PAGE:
If you’re an ecommerce merchant processing card-not-present transactions, you need to be PCI compliant. PCI stands for “Payment Card Industry,” and being compliant means staying up to date on all the necessary data security practices.
Since hacks of customer credit card data could sink your business, a trade organization called the PCI Security Standards Council creates, updates, and enforces what are known as the PCI standards. These are protocols that are meant to protect merchants and customers from fraud. Collectively, these standards are called the PCI-DSS, or “PCI Data Security Standard.”
To enforce the PCI DSS, merchants fill out something called a PCI SAQ, or “Self-Assessment Questionnaire.” The PCI DSS Self-Assessment Questionnaire lays out step-by-step questions to make it easier to comply with PCI-DSS. In this post, you’ll learn more about the standard and the questionnaire.
By being ready for the PCI security questionnaire, you’ll be in the best possible position to stay compliant. That means avoiding costly penalties for non-compliance, staying one step ahead of hackers, and protecting your company from customer lawsuits resulting from credit card fraud.
After all, nothing damages customer trust like a breach of cardholder data.
Different merchants have different compliance requirements depending on their category. These categories are meant to give different types of merchants a way to report on compliance to stay in good standing with the PCI.
The first step to PCI-DSS compliance is figuring out where your business stands. There are different “levels” with various criteria from each of the major credit card companies. These levels determine your individual reporting requirements.
Different credit card brands have different criteria for each level. That’s why you have to check with each credit card brand—one company will have different criteria for meeting each level than another.
As previously mentioned, the exact criteria for each level of PCI compliance is different for each credit card brand. For example, Visa e-commerce uses slightly different requirements than merchants processing Mastercards.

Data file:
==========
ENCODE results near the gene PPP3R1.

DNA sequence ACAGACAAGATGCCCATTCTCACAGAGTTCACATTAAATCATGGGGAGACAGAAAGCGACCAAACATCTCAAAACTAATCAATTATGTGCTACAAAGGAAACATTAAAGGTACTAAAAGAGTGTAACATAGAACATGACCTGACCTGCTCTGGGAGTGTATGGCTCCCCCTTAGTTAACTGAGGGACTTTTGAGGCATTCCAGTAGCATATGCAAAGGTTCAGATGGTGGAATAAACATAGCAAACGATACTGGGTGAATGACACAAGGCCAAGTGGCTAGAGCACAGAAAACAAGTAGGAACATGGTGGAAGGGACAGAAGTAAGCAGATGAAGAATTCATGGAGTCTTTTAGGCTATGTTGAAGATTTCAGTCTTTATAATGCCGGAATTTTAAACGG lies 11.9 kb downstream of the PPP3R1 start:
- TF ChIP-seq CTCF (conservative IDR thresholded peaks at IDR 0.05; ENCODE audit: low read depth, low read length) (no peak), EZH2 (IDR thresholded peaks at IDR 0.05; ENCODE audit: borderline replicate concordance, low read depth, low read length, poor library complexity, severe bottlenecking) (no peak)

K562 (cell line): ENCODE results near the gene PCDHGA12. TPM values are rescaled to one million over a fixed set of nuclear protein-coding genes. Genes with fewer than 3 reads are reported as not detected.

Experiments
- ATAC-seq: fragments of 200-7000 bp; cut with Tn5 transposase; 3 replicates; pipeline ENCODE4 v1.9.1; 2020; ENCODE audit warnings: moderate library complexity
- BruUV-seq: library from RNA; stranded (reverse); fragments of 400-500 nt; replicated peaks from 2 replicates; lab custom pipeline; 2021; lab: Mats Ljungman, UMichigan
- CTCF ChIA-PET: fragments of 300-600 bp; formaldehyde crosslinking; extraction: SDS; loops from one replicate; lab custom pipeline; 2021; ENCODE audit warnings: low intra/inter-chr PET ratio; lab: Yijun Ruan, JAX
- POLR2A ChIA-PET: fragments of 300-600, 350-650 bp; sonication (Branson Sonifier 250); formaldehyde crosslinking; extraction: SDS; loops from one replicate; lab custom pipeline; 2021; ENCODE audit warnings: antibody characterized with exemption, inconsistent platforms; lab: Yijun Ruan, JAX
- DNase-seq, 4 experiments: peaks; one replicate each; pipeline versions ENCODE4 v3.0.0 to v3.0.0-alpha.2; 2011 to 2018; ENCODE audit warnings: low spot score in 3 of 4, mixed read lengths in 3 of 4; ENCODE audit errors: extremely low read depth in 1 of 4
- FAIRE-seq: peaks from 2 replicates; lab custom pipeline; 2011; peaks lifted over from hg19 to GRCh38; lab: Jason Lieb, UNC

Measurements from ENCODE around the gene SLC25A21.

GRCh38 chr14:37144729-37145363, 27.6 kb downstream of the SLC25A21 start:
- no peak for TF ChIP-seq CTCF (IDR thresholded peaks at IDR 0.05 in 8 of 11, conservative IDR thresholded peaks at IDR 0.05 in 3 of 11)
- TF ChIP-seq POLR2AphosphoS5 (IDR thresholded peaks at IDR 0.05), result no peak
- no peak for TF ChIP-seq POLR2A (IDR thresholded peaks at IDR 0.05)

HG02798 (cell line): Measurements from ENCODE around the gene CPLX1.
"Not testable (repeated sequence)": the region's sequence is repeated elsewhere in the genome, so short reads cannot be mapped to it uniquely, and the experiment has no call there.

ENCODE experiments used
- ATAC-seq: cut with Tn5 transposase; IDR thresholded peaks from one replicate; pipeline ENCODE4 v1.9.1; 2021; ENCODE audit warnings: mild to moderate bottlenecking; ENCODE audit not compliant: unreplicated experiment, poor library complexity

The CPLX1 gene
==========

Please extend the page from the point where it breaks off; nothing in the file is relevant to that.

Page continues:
For all of the different brands, levels are based on your overall risk profile as a business. The information below gives you a good idea of what to generally expect based the total credit card payments your company processes yearly. The PCI Self Assessment Questionnaire helps you determine which level you fall into.
Level 1 requirements come into play for merchants that process six million or more transactions per year.
Level 2 merchants are those processing fewer transactions than those in the Level 1 category. To be a level 2 merchant, you have to process at least one million transactions per year. But process more than six million per year, and you’ll be bumped to level 2.
Level 3 is applicable for merchants processing between 20,000 and one million transactions per year.
Level 4 requirements are commonly for small companies. However, a company that processes very few transactions can still be taking in high amounts of revenue, it just means that each client comes with more revenue opportunity. Either way, level 4 merchants are those that process fewer transactions than any of the other levels: under 20,000 per year.
In order to be PCI-DSS compliant, there are validation processes that must take place. These involve self-assessment questionnaires and PCI representatives called Qualified Security Assessors, or QSAs. However, the details and frequency of validation varies according to which level your business qualifies for.
As outlined in the last section, your company’s level is based on the total number of annual transactions. But in addition to annual transactions, your level might be different depending on which card brand is assessing you. Consult each of them individually to determine your PCI DSS requirements for each.
Typically, merchants at levels 2, 3, and 4 are only required to complete a self-assessment questionnaire. Meanwhile, level 1 merchants are validated by a Qualified Security Assessor (QSA) from the credit card company.